I do believe in perfection. And I have 3 little ones and I plan to train them up to attain perfection. We tend to over reach the word perfect to think of something or someone without flaws but perfect in its truest since I believe and many resources back this up, is completeness. It is something or someone which/who lacks nothing but is equipped for a specific purpose. Think of a ceramic mold as it may have flaws within its crafting but when you place an agent such as liquified brass within the mold that adheres to every crack and crevis and results into a finished brass product that is an exact replica of its mold that is a perfect sculpture that is a complete agent that reflects its goal or standard “the mold”. I feel that saying noone is perfect is a shot in the face to everybody because it almost says that there are no real standards or real expectations. So why try if a person is not trying to be perfect? Why take a test in school if your not aiming for 100%? Why practice if your not expecting to win?
    To that question many people may respond “its all about having fun” for parents attempting to keep their kids a “self esteem bubble” well if that is the case why not when teams practice week after week say in basketball, when they are playing in a real game decided to shoot in the other teams goal for the entire game, or maybe hold the ball and run around the gym never dribbling the ball crossing over the out-of-bounds line repeatedly. I’m sure that would be fun and entertaining. But thats not the case people practice to excel at something because there is a standard of perfection that everyone desires to attain and its attainable. I feel its only those who have been met with failure that has made them give up on their goal who are the ones discouraging others from achieving and even desiring to acheive perfection. But they tend to do it in an encouraging way. Its not encouraging to say no one is perfect or that no one can achieve perfection.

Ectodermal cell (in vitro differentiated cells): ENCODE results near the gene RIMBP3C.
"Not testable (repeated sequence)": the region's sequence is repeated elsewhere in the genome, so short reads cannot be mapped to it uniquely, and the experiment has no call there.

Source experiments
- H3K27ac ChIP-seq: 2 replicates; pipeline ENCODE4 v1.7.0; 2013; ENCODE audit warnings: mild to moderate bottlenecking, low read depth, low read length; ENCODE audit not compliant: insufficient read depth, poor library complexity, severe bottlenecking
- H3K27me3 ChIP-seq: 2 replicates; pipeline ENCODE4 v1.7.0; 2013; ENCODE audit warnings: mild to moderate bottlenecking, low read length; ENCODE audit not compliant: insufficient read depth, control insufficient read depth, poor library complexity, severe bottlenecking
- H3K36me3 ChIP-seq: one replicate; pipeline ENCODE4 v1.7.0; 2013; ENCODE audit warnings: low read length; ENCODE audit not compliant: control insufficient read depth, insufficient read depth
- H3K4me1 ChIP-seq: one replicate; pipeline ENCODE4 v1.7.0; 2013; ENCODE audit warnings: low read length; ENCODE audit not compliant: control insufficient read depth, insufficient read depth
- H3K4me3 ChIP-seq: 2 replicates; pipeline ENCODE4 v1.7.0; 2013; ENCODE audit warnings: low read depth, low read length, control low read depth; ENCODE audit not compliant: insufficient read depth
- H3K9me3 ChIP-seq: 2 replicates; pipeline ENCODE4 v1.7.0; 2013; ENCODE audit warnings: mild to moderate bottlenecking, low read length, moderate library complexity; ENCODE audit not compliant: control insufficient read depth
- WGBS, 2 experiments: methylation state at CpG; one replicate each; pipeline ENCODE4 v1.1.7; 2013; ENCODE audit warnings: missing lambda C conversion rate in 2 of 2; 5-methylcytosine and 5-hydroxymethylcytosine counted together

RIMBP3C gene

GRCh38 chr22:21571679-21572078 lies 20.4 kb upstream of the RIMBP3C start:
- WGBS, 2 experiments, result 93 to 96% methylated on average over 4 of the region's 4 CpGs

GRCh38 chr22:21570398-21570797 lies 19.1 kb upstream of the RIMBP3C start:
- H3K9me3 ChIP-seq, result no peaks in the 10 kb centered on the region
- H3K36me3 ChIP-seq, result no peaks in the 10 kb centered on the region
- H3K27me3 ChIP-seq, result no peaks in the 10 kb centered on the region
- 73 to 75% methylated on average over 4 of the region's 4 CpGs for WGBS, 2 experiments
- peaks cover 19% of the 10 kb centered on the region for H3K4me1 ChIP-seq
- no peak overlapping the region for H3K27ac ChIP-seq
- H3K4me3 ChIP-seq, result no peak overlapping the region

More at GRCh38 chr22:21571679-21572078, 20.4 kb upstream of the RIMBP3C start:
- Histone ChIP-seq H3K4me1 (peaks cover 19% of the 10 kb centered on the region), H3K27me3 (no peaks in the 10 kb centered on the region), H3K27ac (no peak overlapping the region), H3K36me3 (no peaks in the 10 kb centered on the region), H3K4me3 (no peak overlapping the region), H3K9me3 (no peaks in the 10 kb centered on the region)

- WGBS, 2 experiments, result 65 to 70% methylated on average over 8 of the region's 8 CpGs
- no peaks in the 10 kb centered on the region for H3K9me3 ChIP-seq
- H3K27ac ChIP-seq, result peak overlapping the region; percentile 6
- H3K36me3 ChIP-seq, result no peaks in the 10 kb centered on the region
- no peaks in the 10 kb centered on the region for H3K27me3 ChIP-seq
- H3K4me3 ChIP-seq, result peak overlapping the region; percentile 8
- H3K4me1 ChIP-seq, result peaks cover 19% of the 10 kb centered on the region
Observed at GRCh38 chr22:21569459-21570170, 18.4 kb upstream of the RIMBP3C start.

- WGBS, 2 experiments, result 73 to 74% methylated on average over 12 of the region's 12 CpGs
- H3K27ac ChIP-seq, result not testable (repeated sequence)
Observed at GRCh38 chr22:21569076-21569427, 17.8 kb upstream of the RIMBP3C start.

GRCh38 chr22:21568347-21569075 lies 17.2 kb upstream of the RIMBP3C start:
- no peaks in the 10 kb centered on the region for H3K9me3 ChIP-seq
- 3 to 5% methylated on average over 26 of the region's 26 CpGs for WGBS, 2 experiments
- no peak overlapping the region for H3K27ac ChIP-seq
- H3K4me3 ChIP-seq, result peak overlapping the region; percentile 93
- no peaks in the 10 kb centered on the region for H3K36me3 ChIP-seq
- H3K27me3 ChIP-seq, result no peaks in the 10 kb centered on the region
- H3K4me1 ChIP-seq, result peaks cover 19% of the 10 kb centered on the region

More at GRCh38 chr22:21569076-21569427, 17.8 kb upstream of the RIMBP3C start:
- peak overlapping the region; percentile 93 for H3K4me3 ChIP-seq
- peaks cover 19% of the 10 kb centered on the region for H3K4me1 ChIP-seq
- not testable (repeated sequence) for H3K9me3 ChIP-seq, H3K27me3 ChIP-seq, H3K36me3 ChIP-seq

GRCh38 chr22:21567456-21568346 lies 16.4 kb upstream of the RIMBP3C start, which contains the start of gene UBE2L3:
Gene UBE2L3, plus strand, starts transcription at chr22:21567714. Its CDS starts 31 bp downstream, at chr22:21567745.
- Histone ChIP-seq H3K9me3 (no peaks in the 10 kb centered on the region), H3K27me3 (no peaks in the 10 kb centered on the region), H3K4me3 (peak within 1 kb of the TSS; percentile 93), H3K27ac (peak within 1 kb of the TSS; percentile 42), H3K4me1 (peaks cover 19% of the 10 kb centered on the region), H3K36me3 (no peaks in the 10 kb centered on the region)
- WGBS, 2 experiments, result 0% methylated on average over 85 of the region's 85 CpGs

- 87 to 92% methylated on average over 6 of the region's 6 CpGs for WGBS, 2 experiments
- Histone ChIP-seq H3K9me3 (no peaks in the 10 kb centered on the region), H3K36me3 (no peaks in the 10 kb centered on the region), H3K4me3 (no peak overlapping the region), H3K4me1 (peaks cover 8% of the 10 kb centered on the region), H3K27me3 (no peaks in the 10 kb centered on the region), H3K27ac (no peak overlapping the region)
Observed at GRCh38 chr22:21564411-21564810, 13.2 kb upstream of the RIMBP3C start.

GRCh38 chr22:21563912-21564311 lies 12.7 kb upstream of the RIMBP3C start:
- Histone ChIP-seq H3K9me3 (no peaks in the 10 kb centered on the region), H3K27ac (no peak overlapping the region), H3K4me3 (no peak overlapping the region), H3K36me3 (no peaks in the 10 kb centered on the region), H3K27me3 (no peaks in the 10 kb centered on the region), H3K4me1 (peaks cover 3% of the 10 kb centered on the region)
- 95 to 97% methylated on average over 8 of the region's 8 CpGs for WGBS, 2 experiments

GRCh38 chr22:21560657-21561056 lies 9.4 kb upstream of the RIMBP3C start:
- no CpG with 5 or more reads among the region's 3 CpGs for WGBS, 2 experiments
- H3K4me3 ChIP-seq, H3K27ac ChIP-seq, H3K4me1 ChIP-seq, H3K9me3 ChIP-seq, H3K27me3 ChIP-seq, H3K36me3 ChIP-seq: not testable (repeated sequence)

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    • FMB

      Posted on August 6, 2012

      Thanks, Thomas. You make a lot of good points. Your definition of perfection as complete versus flawless is our favorite of them. Again, thanks for joining the conversation.